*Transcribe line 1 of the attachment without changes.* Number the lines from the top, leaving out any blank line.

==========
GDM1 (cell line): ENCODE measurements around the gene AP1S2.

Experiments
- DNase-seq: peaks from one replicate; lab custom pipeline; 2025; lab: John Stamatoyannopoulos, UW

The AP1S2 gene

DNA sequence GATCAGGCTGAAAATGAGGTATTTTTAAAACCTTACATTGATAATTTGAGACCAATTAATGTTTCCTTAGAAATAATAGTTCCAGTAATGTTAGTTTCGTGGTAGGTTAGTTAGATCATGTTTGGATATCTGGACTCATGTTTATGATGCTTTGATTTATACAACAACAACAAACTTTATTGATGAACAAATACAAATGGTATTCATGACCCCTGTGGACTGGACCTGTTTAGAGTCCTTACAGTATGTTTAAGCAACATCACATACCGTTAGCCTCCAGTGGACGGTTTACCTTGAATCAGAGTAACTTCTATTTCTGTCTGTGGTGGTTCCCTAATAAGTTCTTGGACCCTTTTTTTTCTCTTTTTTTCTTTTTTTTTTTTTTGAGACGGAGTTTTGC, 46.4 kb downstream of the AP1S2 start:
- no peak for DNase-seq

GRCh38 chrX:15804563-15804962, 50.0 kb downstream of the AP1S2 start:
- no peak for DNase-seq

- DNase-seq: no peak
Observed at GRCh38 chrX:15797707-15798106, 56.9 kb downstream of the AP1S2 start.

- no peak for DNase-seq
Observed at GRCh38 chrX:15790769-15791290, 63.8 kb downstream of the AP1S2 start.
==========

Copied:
GDM1 (cell line): ENCODE measurements around the gene AP1S2.